I can remember my third grade teacher challenging me with calculations she would rattle off and have me do in my head. 4 plus 3 times 3 minus 6 times 4 divided by 3 minus 9 time 8.... She actually had me do it in front of another set of parents during teacher-parent conferences. Not sure if she was encouraging them to do this with their kids, showing that we don't need to depend on calculators, or just pointing out some Rain Man tendencies I have.

And yes Holly, I am a huge nerd.

April 22, 2009

Earth Day

Sorry, no big Earth Day post - too busy with work, the job search and other things.

Just a quick tip that is one of the easiest/painless changes you can make. Don't let the water run while you're brushing your teeth. This saves an average of 3,000 gallons a year. Same goes for shaving, washing dishes, etc.

If you want to go one step further - when running the water to get hot water for dishes or shaving, fill up your Brita pitcher, coffee pot, tea kettle, dog bowl, etc.

Though recycling gets all the press, the theme (in order of effectiveness) is - Reduce, Re-use and Recycle. And with money so tight these days, reducing consumption is top of mind for a lot of people. If the environment benefits as a result of cutting back, so much the better.

April 20, 2009

A good use of Twitter

I am following a few runners at Boston this year, Bob and Warren that I met through the local running store, as well as Steve from the Phidippidations podcast.

Every runner has a chip on their shoe, and when they pass over mats along the course, their split times are recorded. When I ran the Marine Corps Marathon in 2006, they had a system where a text message could be sent to a cell phone. My wife and friends could follow my progress as I made my way around the city. Although the last split didn't get sent out, it was a great idea and gave them idea when I might be finishing.

This year the Boston Marathon is using Twitter. I just received the message: "At 11:34 AM: Half-Marathon Athlete Alert. Bob Harrison. Time 1:32:44, Pace 7:04." Warren is about six minutes ahead of Bob.

Steve is more of a middle of the pack runner. In addition to the splits being sent out, he is also updating his personal progress on Twitter. He has a microphone clipped to his shirt and is recording his marathon for his podcast. Occassionally he uses the mic to call his son to update how he is doing. His son then types it out and posts it on Twitter and his 1,073 followers get the update.

"At 12:06 PM: 30km Athlete Alert. Warren McAndrew. Time 2:05:11, Pace 6:42"

Pretty cool.

April 19, 2009

False start and bad scheduling

I headed down to Renton to join another CATS bike ride this morning. Not until I was about to pull into the parking lot did I realize I was missing an important piece of equipment. No, not the bike.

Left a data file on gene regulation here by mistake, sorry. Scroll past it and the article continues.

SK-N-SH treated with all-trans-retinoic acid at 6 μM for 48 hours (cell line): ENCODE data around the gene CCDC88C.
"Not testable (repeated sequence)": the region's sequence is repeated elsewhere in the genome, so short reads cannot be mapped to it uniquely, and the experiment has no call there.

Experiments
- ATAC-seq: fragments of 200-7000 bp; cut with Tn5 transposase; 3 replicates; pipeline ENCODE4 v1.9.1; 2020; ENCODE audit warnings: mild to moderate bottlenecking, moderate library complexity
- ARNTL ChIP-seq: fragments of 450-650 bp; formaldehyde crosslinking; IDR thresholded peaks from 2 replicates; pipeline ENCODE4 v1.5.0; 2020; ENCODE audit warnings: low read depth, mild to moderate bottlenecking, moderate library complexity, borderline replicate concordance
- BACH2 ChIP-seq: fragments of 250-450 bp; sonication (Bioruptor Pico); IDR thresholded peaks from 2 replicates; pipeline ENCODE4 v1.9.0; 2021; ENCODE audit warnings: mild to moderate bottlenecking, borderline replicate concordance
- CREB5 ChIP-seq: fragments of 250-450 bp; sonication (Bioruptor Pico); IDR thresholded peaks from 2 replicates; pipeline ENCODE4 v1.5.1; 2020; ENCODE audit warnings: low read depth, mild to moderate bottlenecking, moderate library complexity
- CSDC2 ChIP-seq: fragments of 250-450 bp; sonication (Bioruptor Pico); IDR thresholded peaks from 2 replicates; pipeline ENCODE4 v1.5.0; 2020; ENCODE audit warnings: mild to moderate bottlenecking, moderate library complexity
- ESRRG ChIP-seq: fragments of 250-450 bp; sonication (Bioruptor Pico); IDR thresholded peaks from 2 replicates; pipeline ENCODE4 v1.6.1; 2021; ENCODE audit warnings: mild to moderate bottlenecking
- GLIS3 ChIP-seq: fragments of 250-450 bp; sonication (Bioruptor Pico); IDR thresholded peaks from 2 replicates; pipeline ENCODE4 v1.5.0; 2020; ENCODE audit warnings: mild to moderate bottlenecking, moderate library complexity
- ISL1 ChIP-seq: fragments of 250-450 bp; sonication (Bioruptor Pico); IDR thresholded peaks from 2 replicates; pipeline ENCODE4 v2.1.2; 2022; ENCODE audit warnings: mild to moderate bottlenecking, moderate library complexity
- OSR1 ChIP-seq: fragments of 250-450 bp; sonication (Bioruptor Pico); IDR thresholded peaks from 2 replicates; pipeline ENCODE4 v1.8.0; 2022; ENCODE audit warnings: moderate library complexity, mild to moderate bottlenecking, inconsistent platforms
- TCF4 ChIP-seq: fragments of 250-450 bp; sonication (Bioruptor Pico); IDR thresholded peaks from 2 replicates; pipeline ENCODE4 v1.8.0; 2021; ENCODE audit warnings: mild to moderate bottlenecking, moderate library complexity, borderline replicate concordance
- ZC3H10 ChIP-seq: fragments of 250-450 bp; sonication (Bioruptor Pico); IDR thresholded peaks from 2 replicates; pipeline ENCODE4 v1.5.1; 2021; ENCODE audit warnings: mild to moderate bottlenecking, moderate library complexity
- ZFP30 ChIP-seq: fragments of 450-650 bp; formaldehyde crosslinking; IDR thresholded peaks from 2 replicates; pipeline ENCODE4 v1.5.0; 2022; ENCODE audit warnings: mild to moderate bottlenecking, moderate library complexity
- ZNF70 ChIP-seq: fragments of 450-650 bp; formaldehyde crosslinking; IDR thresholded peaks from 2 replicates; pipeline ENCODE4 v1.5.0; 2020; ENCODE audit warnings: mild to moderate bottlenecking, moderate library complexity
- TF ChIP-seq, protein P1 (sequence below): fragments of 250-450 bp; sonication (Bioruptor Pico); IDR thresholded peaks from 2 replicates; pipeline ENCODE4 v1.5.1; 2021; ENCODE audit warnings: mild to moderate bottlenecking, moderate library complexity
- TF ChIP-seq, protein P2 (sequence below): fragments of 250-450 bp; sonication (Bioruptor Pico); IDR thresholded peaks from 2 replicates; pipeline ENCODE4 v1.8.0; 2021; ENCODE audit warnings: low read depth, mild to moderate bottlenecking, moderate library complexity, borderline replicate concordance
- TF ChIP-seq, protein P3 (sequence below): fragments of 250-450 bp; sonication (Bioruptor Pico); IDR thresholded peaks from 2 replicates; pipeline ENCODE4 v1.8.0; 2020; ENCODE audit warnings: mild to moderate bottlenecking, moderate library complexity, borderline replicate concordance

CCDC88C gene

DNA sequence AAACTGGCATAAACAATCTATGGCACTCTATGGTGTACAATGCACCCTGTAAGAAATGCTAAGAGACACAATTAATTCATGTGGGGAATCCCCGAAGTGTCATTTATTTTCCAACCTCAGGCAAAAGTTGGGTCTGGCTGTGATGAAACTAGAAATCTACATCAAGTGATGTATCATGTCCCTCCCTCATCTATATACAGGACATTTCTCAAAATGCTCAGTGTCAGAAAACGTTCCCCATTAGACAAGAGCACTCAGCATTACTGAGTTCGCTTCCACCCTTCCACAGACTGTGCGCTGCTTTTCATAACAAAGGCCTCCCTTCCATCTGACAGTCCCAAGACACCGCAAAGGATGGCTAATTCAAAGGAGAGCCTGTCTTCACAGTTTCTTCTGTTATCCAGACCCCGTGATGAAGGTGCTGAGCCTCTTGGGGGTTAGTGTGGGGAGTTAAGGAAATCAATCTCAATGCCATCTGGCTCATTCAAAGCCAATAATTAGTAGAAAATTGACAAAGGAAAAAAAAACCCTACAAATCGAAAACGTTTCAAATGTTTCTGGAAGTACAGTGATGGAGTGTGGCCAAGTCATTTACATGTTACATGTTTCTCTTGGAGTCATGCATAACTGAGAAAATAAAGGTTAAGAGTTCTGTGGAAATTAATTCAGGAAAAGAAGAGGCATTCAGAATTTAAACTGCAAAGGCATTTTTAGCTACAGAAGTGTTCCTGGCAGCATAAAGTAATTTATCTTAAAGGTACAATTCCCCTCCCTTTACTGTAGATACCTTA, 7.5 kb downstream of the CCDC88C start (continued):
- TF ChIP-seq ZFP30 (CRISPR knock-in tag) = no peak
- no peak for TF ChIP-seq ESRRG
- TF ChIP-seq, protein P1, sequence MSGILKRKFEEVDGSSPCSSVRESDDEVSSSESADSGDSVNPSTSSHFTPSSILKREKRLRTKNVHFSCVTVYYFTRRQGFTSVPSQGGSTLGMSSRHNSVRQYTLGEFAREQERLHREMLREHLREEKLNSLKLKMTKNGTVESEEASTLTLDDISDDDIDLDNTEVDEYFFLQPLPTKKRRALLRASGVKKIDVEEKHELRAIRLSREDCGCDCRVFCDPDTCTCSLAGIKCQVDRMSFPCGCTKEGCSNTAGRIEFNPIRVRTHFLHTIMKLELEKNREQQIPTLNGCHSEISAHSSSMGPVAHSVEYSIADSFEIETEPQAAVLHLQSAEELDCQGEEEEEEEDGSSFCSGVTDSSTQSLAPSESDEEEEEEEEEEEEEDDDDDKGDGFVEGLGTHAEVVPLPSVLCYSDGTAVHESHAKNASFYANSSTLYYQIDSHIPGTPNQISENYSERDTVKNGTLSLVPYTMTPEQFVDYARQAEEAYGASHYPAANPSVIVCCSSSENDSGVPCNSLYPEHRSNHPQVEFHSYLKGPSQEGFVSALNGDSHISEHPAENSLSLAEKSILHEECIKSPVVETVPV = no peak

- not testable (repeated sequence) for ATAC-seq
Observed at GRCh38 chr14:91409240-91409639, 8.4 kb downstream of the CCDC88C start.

After my ride in the rain last weekend, I spent some time washing off all the sand and mud I had picked up. That was the good part. The bad part was that I didn't put the pack back on the bike that holds the spare tubes, patch kit, tools etc. This would be the day I would get multiple flats. So I turned around and went home.

Rather than crawl back in bed (man that would have been sweet) I decided to ride around Lake Washington. Since I did this a few weeks ago with CATS, I had a cue sheet all ready to go. I just needed to ride from the house down to Lake Forest Park where I could pick up the route. It was a near perfect weather day - overcast, warm but not hot. By the time I finished the loop, I was smoked. Unfortunately I still had to climb the hill back home. This is when I started seriously questioning my running and biking plan.

Looking ahead on the calendar, what I've gotten myself into is starting to sink in. I am training for the Seattle Rock n Roll Marathon on June 27th. I am also training for a 200 mile bike ride which is unfortunately scheduled two weeks later. The running and biking training miles will increase simultaneously, peaking in the middle of June.

The marathon is more of a known quantity. As long as I don't get injured, I should be able to make it to the finish line. I have never ridden 200 miles in one day before so I am less sure about that one. I also know how I can feel after a marathon - trashed. With a time goal for the marathon I will be pushing myself harder this time, and this makes the outlook for the bike ride even more fuzzy.

Training for these two things at the same time will either get me in great shape or break me. Today I was feeling a little broken.

April 18, 2009

Running friends in my head

Spring is taking a firmer hold. My long run today was a 12 miler, and short sleeves and sunscreen are now part of the routine.